Lastly, my Grandma was tough. I mean tough. The kind of tough that could grow up on a farm in Missouri, that could wrangle three wild boys into godly grown men, and that could survive a kidney operation while her wacky husband was kayaking the freakin’ Alaskan Yukon. She wanted to live to be 100 and came up just short. Toughness comes from the core of who you are, and in that sense Grandma was great to her core.
A couple days ago, Grandma told a nurse “I’m just ready to go see Jesus.” Amen, Grandma. This morning you got your lifelong wish. Enjoy your rewards in heaven and hear the voice of Jesus say “well done, good and faithful servant!” Say hi to Grandpa for us. We love you.
In case you missed it, and I’m not sure how you could have, yesterday was the Super Bowl. Every year the Super Bowl is a lot of things: championship football game, excuse to throw a big party, must-see commercial watching, a great time to shop in normally busy stores, etc.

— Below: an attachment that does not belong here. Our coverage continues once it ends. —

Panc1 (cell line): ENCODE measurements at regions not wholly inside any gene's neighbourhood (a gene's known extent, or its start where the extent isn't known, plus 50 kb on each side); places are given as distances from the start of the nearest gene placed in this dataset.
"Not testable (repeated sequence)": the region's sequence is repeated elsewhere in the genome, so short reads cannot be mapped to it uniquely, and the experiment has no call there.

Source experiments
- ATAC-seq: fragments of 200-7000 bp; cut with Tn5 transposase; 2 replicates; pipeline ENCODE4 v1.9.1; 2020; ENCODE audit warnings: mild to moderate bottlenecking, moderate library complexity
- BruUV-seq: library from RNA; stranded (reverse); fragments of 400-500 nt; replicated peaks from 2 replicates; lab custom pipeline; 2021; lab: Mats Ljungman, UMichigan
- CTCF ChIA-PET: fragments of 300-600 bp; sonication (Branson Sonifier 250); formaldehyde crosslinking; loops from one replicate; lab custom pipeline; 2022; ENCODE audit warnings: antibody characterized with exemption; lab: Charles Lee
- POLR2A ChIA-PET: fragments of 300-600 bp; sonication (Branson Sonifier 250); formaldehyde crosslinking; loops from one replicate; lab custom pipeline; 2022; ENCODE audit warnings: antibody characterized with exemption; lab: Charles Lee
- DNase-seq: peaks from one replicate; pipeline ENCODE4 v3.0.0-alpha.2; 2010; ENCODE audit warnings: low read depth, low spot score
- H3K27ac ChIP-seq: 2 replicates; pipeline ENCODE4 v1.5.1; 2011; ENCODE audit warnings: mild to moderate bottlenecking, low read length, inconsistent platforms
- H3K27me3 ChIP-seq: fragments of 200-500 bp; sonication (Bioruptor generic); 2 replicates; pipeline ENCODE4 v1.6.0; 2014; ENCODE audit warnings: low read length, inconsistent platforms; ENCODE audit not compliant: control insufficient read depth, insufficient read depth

Unfortunately, the Super Bowl also represents an annual crescendo in our culture’s habitual exploitation of women.
The folks behind the A21 Campaign are dedicated to abolishing sex trafficking and human slavery in the 21st century, and according to their website, the Super Bowl is “the single largest human trafficking incident in the United States.” Indeed, according to this Christian Post article, the 2010 Super Bowl saw an estimated 10,000 sex workers brought into Miami ahead of Super Bowl XLIV.
Sadly, in this the Super Bowl is not alone. I recently saw this report that describes how prostitutes in Brazil are taking English classes ahead of the 2014 soccer World Cup, in order to be able to service the clientele arriving for the tournament.
Clearly, we have a problem when the world’s greatest sporting events are linked with the exploitation of women though prostitution and sex trafficking.